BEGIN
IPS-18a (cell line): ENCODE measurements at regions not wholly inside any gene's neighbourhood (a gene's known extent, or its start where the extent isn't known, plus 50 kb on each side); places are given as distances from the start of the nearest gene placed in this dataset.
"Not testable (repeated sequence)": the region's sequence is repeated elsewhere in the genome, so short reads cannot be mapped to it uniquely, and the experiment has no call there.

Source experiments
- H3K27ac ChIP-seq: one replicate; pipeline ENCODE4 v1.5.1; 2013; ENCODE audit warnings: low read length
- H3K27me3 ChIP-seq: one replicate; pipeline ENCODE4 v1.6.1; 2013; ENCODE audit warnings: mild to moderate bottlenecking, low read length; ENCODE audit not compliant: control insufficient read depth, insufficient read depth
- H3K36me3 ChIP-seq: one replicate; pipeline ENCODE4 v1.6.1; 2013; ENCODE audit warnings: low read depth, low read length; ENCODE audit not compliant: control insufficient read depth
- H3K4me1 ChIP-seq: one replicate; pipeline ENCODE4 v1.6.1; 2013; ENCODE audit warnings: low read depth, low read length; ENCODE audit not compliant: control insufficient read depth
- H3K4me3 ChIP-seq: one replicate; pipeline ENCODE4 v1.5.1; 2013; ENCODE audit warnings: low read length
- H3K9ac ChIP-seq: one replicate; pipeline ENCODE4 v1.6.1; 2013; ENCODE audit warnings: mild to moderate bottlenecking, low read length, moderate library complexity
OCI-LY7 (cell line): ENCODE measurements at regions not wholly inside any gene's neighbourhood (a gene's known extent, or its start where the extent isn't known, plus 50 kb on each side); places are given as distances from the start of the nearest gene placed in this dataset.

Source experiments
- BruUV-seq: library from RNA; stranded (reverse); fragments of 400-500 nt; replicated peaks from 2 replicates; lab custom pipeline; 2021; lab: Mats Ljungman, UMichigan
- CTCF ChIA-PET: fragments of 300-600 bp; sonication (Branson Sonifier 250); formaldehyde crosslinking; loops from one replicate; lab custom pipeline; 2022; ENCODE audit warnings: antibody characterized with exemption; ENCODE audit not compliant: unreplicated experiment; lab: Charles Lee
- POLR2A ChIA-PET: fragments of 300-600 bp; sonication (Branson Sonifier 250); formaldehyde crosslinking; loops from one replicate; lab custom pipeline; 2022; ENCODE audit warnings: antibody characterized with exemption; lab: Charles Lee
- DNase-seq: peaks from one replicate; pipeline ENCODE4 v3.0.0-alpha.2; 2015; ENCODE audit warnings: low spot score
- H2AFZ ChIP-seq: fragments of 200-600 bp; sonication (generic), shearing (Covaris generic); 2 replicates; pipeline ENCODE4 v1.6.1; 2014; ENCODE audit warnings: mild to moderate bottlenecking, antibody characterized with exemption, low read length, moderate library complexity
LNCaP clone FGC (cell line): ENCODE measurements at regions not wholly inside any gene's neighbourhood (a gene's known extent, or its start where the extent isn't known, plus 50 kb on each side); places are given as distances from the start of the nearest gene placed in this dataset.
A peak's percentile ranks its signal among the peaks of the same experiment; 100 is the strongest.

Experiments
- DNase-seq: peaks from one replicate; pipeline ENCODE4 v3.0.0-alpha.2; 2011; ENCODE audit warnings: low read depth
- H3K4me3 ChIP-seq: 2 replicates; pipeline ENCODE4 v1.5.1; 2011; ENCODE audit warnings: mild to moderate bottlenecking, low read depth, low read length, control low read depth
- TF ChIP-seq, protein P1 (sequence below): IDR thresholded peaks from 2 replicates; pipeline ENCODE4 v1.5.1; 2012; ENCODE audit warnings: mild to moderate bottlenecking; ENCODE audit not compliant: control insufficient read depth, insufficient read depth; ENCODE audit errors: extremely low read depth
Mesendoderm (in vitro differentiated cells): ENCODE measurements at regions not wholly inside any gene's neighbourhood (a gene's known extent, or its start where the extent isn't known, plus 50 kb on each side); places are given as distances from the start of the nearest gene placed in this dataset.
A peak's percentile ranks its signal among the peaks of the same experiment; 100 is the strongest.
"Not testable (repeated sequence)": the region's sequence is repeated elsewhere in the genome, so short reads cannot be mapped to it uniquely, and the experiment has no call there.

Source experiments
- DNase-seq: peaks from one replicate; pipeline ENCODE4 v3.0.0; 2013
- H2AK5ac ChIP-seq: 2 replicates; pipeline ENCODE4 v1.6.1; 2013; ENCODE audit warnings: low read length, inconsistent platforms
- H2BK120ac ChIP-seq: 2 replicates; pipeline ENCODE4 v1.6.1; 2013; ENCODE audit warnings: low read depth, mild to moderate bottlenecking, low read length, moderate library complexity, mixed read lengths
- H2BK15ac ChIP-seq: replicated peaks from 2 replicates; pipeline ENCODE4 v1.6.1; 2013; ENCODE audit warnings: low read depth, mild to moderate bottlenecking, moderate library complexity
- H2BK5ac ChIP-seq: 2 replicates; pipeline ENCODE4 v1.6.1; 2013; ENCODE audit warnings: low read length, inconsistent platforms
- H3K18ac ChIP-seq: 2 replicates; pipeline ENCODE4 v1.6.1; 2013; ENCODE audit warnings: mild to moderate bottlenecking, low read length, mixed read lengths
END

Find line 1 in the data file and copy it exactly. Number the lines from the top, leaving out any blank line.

IPS-18a (cell line): ENCODE measurements at regions not wholly inside any gene's neighbourhood (a gene's known extent, or its start where the extent isn't known, plus 50 kb on each side); places are given as distances from the start of the nearest gene placed in this dataset.